I am not a cipher guru, but an obvious question comes to mind: would you be allowed to use One Time Pad encryption? Then you can just include a large block of truly random bits in your decoding system, and use the random data to transform your decimal digits in a reversible way.

If this would be acceptable, we just need to figure out how the decoder knows where in the block of randomness to look to get the key to decode any particular message. If you can send a plaintext timestamp with the ciphertext, then it's easy: convert the timestamp into a number, say the number of seconds since an epoch date, modulus that number by the length of the randomness block, and you have an offset within the block.

With a large enough block of randomness, this should be uncrackable. You could have the random bits be themselves encrypted with strong encryption, such that the user must type in a long password to unlock the decoder; in this way, even if the decryption software was captured, it would still not be easy to break the system.

If you have any interest in this and would like me to expand further, let me know. I don't want to spend a lot of time on an answer that doesn't meet your needs at all.

EDIT: Okay, with the tiny shred of encouragement ("you might be on to something") I'm expanding my answer.

The idea is that you get a block of randomness. One easy way to do this is to just pull data out of the Linux `/dev/random`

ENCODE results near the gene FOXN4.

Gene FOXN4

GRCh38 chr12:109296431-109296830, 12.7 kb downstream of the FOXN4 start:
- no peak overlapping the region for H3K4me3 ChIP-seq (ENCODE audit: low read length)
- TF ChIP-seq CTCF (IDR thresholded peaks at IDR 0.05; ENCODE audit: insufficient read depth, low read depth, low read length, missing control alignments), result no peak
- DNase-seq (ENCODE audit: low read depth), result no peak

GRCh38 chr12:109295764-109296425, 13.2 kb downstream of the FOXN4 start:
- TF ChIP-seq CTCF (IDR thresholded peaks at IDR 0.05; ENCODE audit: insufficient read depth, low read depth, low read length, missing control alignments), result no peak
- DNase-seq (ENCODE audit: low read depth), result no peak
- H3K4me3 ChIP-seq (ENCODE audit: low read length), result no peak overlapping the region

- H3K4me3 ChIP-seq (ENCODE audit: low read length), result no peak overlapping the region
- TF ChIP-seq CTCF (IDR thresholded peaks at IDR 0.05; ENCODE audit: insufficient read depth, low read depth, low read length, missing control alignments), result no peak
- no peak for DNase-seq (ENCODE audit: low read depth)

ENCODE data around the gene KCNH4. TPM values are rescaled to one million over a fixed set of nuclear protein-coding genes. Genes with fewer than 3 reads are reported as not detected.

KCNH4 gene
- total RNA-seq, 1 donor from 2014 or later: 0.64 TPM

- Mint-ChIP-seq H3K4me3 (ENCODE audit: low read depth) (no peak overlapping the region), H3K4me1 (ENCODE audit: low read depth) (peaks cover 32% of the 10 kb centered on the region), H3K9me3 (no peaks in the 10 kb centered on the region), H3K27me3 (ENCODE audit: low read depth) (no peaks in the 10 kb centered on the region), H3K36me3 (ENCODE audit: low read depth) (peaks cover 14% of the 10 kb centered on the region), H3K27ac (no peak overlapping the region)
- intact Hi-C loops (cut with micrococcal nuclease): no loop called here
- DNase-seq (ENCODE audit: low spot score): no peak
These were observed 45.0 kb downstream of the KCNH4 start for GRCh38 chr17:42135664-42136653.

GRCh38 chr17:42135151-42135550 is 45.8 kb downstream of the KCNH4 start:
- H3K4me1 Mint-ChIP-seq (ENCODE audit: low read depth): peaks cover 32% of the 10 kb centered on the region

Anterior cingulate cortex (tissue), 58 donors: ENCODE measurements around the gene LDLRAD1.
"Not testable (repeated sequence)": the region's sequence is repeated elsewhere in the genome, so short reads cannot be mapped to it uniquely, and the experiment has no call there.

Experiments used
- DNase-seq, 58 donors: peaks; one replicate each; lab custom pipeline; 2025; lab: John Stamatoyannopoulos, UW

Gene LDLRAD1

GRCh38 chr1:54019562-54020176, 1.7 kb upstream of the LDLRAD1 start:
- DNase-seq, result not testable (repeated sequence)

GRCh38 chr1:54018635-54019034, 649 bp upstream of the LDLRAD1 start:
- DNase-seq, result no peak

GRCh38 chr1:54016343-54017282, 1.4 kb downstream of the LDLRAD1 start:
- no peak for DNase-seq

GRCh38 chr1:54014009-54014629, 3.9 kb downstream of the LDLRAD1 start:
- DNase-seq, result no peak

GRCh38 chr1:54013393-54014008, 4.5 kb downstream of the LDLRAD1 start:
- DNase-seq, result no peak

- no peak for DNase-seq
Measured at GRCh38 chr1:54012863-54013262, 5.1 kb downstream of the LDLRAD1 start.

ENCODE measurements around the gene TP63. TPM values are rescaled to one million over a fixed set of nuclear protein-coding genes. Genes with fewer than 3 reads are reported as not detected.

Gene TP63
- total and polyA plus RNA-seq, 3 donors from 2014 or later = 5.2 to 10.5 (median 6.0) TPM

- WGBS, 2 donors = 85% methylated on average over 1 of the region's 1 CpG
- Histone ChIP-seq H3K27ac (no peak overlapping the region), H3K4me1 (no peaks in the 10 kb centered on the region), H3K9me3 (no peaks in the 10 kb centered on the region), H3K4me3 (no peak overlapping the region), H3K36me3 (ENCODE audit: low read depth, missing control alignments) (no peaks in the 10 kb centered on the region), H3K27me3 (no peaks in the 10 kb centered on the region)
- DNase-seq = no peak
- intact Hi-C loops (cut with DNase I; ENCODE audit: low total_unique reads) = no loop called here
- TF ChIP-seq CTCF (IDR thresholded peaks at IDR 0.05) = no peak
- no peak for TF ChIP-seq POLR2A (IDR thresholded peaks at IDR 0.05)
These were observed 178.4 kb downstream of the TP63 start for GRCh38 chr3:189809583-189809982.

device. Now, I'm going to assume that we have some way to find an index into this block of randomness for each message.

Index into the block of randomness and pull out ten bytes of data. Each byte is a number from 0 to 255. Add each of these numbers to the respective digit from the plaintext, modulo by 10, and you have the digits of the ciphertext. You can easily reverse this as long as you have the block of random data and the index: you get the random bits and subtract them from the cipher digits, modulo 10.

You can think of this as arranging the digits from 0 to 9 in a ring. Adding is counting clockwise around the ring, and subtracting is counting counter-clockwise. You can add or subtract any number and it will work. (My original version of this answer suggested using only 3 bits per digit. Not enough, as pointed out below by @Baffe Boyois. Thank you for this correction.)

If the plain text digit is 6, and the random number is 117, then: 6 + 117 == 123, modulo 10 == 3. 3 - 117 == -114, modulo 10 == 6.

As I said, the problem of finding the index is easy if you can use external plaintext information such as a timestamp. Even if your opponent knows you are using the timestamp to help decode messages, it does no good without the block of randomness.

The problem of finding the index is also easy if the message is always delivered; you can have an agreed-upon system of generating a series of indices, and say "This is the fourth message I have received, so I use the fourth index in the series." As a trivial example, if this is the fourth message received, you could agree to use an index value of 16 (4 for fourth message, times 4 bytes per one-time pad). But you could also use numbers from an approved pseudorandom number generator, initialized with an agreed constant value as a seed, and then you would get a somewhat unpredictable series of indexes within the block of randomness.

Depending on your needs, you could have a truly large chunk of random data (hundreds of megabytes or even more). If you use 10 bytes as a one-time pad, and you never use overlapping pads or reuse pads, then 1 megabyte of random data would yield over 100,000 one-time pads.

6more comments